The strange world of Novak Djokovic under scrutiny like never before

Welcome to the strange world of Novak Djokovic, currently hunkered down in Belgrade – outside the transmission radius of Serbia’s first 5G station you might assume. A fortnight that had begun with biological impunity, basketball matches, nightclub visits and weathered cliches like “life goes on” ended in infamy on Sunday when the Adria Tour was cancelled after four people tested positive for coronavirus. After returning home without comment, in possibly the least surprising news of the pandemic, Djokovic and his wife, Jelena, confirmed that they too had contracted Covid-19 on Tuesday – and, with that, the comic nature of his conspiracies quickly lost their humour.

While the first thoughts will rightly be with Djokovic and his family’s health – after he too expressed his sorriness to all those affected at the event – many will hold few sympathies for a man they’ve seen become a victim of his own negligence. His lockdown has, in both a public health and PR sense, been a chain of thermonuclear reactions, encompassing anti-vaccination, breaching guidelines in Spain, and his wife’s promotion of a theory linking 5G to the coronavirus outbreak.

Of course, these are hardly revelations. Djokovic’s unorthodox world view and scepticism of societal norms have been advertised, and self-promoted, for several years. After all, it was in his own book, Serve to Win, that he detailed the moment his transformative gluten-free diet began in 2010, when he self-diagnosed a celiac allergy by pressing a slice of bread against his abdomen. From the tyranny of multi-grains, his beliefs span into the realms of telepathy and telekinesis, levitation and a “higher source”. Only recently, on an Instagram Live chat with Chervin Jafarieh, founder of Cymbiotika, a wellness brand selling non-FDA approved potions for £30-a-pop, Djokovic claimed the “power of prayer” could purify polluted water and that sour dinner conversation threatens to strip foods of their nutrients.

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To the vast majority, it is a case of either extreme spirituality or the conspiracies of an unsound mind. The type of theories readily peddled by those who believe the Hadron Collider will blow open the gates of hell. The difference now, though, being that Djokovic’s beliefs have, perhaps for the first time, bled into very real, tangible harm. A few weeks ago, Dr Predrag Kon, a senior epidemiologist in Serbia’s efforts to contain the virus, publicly criticised the impact of Djokovic’s “conceptions” as a global icon. Djokovic’s own fitness trainer, Marko Paniki, was one of the first to be infected during the Adria Tour.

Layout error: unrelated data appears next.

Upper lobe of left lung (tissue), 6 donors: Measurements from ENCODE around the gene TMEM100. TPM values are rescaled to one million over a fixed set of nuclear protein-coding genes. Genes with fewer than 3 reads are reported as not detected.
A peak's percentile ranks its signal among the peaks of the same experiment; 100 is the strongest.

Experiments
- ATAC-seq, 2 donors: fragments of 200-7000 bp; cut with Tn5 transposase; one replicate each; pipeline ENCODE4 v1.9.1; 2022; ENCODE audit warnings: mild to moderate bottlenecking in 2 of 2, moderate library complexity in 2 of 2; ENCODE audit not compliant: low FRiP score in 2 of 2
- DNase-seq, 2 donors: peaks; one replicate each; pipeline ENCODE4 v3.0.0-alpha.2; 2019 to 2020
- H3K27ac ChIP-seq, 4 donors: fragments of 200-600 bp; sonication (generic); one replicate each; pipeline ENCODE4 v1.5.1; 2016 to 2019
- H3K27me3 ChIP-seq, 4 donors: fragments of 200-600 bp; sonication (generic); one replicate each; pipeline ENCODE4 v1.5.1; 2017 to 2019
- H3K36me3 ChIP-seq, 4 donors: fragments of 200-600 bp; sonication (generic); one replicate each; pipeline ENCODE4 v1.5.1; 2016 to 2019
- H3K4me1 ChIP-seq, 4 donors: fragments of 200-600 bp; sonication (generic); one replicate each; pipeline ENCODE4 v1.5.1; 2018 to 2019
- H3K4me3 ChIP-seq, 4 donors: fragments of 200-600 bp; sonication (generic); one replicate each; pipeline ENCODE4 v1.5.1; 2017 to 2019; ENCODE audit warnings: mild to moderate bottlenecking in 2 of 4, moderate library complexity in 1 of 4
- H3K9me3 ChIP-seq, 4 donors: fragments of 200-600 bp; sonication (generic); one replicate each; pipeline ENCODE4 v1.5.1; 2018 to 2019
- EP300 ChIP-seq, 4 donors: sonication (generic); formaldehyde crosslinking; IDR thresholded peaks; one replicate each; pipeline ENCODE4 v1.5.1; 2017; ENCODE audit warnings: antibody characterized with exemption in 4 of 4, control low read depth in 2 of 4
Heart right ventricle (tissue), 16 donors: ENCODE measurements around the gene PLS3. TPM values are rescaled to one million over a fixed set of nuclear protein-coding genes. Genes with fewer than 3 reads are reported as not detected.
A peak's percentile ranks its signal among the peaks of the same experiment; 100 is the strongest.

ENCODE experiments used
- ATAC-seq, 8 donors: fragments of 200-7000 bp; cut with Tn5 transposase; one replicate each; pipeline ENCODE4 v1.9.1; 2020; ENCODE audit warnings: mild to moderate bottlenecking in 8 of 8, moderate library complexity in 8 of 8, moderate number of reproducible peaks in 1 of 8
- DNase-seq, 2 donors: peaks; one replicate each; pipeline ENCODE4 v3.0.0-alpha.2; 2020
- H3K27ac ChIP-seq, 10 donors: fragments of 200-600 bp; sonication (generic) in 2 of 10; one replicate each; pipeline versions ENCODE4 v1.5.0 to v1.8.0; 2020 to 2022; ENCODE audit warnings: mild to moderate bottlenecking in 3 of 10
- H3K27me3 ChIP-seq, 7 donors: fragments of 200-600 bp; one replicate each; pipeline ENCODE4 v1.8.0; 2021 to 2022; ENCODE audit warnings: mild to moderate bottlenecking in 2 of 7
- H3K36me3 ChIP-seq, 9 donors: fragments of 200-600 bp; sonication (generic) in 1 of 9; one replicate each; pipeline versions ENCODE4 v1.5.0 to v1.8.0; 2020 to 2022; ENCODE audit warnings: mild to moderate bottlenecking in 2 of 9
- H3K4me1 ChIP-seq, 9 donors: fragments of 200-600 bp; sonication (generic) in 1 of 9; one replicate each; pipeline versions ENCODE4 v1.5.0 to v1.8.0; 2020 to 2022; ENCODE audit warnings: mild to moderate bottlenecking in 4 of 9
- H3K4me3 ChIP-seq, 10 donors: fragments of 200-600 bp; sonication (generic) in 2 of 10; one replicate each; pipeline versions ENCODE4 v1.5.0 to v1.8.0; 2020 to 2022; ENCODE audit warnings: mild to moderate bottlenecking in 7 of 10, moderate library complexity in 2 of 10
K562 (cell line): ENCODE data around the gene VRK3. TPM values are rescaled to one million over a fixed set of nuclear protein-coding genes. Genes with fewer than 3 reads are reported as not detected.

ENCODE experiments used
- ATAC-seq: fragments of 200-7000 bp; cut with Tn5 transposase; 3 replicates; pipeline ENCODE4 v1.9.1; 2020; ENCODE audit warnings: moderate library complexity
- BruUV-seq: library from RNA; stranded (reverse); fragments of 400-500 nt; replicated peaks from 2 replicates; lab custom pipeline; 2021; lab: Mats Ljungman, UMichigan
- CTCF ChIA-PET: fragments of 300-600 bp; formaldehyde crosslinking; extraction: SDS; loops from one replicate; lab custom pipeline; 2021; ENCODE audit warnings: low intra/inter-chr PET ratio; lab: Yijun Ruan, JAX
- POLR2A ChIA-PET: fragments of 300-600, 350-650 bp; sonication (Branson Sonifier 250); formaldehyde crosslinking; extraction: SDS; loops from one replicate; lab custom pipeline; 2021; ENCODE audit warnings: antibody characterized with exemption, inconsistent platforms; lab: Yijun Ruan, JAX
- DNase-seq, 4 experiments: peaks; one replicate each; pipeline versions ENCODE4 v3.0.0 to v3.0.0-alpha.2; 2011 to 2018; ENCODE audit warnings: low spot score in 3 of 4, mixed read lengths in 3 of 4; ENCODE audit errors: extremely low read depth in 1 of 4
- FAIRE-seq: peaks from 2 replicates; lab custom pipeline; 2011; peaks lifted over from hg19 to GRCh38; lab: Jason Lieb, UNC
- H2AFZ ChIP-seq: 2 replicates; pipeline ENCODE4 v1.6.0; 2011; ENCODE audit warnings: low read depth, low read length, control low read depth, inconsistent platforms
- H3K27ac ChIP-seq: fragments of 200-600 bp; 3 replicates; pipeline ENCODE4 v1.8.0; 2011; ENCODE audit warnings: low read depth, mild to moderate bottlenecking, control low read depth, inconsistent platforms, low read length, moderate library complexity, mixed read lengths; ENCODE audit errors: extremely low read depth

But the obligatory caveat in all of this is that, by definition, Djokovic is a genius of his field, and certainly no jester. He is, by most measures, wildly intelligent, a deep-thinker, and commands the respect of his fellow players as the head of the ATP’s players’ union. Barring any unforeseen catastrophe – or 5G-mast sparked extinction – he will inevitably become the most successful player in men’s history. Clearly, these are not just the theories or paranoias reflected in a tin-foil hat.

Perhaps, then, the point is what proportion are genuine, obstinate beliefs, and what are actually confected and contrived – an innate suspicion of convention that has been moulded into a competitive edge; the us against them mentality that’s enabled him to best harness his talent and become one of the greatest sportsmen in modern history.

In the past, Djokovic has often spoken about coping mechanisms and the value of “mental strength” – to comprehend his childhood in war-torn ex-Yugoslavia, to handle the burden of being a child prodigy and the extremes of junior tennis, and all the rigour and discipline that his career has entailed ever since. During that time, he’s formed his own perspectives and built his own walls to the outside world in pursuit of a singular objective. When those opinions he’s gathered along the way are rejected or trivialised, it only serves to entrench them deeper, to become even more stubborn

Take the surgery saga of 2017, when Djokovic insisted a persistent elbow injury should be treated by holistic methods. After eventually resigning himself to surgery, he claimed he “cried for three days straight”. In his eyes, by letting the will of the outside world triumph over his own, he’d “failed”. His anti-vaccination stance is another tangent of that.

It’s easy to see how those traits have transferred into Djokovic’s tennis, too, particularly when he is backed into a corner. In the third-round at Wimbledon 2018, for example, when he was jeered by Centre Court after receiving a time violation against home favourite Kyle Edmund. He became consumed by a visceral anger, blowing kisses to the crowd, and barely let down his guard until he clinched a fourth title eight days later. As the irrepressible third-wheel to Roger Federer and Rafael Nadal, he has perennially been cast as the villain. After winning last year’s final, he admitted to training his mind to hear “Novak, Novak” when the crowd chanted Federer’s name.

So while it’s easy to scoff and discredit Djokovic’s way of thinking, it’s also an inextricable part of his psychological make-up, a fundamental circuit in the system that hardwires his character and ability. These past weeks, and now those to come, will be an uncomfortable reckoning for all those foundations. To put up guards or let them fall. For the player who sits atop tennis’s peak, the ground beneath him will never have come under such scrutiny.

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